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Don Bauder Sept. 10, 2013 @ 7:03 a.m.

Ponzi: Drive their own BMWs? In San Diego traffic? Best, Don Bauder

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Yankeedoodle Sept. 10, 2013 @ 9:02 a.m.

Don: San Diego traffic is not that bad, if you know when to take which routes. No worse than Denver at times. And one sees plenty of BMWs while driving. More of other cars of course...the Bell curve and all that.

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Ponzi Sept. 9, 2013 @ 11:17 p.m.

Anyway, cocaine kills. It was popular in the 80's I recall being at a party for Bob Lawrence, the son of hotel magnate Larry Lawrence. This would be at his condo in Fashion Valley in 1985, when he graduated from USD. The cocaine was everywhere and Bob and I were in his bedroom. Cocaine use causes an enlarged heart and is probably a contributing factor to Bob dying at age 53.

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Don Bauder Sept. 10, 2013 @ 7:05 a.m.

Ponzi: You seem to suggest that cocaine is NOT ubiquitous now. Best, Don Bauder

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Ponzi Sept. 10, 2013 @ 10:31 p.m.

Don, I would not know. I don't partake and have not since the 80's. Oh, the stories I could tell about that era. Stuffing towels at the bottom of doors so the fume of crack cocaine that Chargers players were smoking would not enter our room. Being at events where martini glasses were filled with cocaine. The Playboy Club in Mission Valley where I watched people snort cocaine off the table tops with hundreds of people in sight, including politicians of the day. It doesn't happen like that now, not with cameras and cell phones and all. But I look back and think how crazy it was and I can say that the people I observed ingesting cocaine spanned the gamut; local TV news personalities (Mike T,,,cough, cough), politicians, police, pro athletes, prominent business people... All I know is that in the 80's it was, for lack of a better word, "acceptable," it was chic.

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Don Bauder Sept. 12, 2013 @ 8:25 a.m.

Ponzi: I must admit I have been naive about this. Best, Don Bauder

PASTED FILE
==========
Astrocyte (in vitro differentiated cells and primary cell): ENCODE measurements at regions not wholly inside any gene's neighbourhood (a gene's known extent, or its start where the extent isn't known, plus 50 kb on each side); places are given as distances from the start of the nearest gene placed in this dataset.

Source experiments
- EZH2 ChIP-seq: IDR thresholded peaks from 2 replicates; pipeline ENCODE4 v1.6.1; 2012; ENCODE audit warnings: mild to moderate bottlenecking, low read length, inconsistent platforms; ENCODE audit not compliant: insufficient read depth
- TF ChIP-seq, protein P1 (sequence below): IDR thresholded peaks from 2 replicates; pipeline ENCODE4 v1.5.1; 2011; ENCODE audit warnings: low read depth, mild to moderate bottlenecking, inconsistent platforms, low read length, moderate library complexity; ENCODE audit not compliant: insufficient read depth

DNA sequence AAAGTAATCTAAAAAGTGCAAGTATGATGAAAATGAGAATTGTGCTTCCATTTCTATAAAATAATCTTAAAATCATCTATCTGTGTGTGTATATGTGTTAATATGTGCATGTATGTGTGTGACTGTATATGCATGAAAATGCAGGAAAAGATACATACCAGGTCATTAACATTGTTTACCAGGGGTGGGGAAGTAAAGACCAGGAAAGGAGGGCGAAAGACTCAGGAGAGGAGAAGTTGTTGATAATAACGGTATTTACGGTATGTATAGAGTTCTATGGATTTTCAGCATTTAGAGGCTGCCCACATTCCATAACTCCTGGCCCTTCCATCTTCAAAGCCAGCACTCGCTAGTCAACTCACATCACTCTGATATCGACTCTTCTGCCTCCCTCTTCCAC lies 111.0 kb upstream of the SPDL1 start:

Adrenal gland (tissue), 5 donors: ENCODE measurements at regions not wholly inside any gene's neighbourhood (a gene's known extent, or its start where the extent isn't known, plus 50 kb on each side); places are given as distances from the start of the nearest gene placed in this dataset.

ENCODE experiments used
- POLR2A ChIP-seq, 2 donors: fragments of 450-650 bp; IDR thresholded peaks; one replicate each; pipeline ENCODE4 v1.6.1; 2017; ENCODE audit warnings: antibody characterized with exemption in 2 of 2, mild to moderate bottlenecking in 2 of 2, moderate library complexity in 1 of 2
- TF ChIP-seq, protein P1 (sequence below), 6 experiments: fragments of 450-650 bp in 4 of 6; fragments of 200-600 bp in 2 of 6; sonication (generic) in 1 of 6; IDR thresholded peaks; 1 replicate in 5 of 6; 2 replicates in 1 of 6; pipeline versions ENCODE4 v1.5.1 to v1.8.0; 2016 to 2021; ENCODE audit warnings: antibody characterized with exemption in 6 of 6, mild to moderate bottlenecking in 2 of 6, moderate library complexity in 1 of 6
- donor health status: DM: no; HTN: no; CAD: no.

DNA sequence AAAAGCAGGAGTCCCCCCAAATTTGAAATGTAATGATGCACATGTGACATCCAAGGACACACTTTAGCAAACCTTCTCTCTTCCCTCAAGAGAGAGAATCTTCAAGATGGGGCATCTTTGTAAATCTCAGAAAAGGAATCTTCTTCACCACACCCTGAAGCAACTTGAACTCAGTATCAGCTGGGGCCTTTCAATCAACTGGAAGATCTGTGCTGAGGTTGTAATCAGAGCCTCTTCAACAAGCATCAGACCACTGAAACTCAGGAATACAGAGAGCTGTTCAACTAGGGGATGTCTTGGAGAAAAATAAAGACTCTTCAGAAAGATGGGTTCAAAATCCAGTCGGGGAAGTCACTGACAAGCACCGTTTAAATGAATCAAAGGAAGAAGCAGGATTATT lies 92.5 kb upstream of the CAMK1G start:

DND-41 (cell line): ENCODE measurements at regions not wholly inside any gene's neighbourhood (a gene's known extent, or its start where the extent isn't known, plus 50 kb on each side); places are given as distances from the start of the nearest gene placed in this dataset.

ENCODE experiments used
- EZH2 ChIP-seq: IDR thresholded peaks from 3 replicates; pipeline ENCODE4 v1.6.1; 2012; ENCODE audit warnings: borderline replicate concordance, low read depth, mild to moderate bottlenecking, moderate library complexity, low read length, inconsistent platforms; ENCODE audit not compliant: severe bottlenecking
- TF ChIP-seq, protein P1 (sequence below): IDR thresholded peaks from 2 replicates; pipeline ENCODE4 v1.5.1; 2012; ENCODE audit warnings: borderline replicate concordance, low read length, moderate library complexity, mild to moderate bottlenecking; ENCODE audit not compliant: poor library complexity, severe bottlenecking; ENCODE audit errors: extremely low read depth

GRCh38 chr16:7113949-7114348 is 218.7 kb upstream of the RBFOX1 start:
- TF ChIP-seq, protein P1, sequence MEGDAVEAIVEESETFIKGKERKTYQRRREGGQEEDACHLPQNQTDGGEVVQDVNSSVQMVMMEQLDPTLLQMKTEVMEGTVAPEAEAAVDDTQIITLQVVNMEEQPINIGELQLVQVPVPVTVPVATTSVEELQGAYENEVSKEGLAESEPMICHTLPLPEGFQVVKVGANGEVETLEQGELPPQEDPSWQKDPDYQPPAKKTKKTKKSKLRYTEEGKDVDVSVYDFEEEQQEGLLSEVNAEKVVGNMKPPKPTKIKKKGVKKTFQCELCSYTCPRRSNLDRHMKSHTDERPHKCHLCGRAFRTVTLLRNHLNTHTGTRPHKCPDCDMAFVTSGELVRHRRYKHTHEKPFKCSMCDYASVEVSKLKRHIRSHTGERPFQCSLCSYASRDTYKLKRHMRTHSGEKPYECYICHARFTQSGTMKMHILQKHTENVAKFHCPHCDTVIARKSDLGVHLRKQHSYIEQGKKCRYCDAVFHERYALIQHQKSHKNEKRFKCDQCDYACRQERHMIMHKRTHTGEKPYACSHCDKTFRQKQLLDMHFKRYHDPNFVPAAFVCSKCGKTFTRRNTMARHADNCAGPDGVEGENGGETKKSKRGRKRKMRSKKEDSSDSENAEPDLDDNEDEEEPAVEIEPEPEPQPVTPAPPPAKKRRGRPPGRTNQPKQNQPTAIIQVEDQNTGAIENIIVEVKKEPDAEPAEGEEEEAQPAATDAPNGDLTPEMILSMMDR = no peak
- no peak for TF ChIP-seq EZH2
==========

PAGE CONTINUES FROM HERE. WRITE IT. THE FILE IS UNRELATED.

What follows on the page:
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Burwell Sept. 9, 2013 @ 11:48 p.m.

Harry Cooper invented a process that enables financial data stored on magnetic tapes to be automatically converted to microfilm for storage. In 1965 he started a company to capitalize on this technology. His wealth is from the sale of the company. This technology is needed today. For example, the content of the Reader website should be reduced to microfilm before it disappears forever.

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Ponzi Sept. 10, 2013 @ 10:20 p.m.

You seem informed, Burwell. Would you mind sharing Harry Cooper's patent number? As well as the name of the subject company.

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Burwell Sept. 10, 2013 @ 11:10 p.m.

Here's the link to Cooper's 1968 SEC filing for his corporation, General Computing Corporation. The LA Times article details his business history. I've also read that in the 1960s Cooper bought many parcels of undeveloped land in what ultimately became the "Golden Triangle." I am not defending Cooper or his lifestyle. I don't know the man. I am merely pointing out that he has no college degree and appears to have earned his money. I have been skeptical of wealthy individuals who claim they worked themselves out of poverty as justification for their wealth. Now that the 1940 Census records are on line with addresses, it is possible to find on Google street view the childhood homes of the wealthy and verify whether they were raised in poverty. One wealthy San Diegan who claimed to have an impoverished childhood lived in a 6,000 square foot mansion with three servants, according to the 1940 Census records. His father earned $40,000 a year in 1940.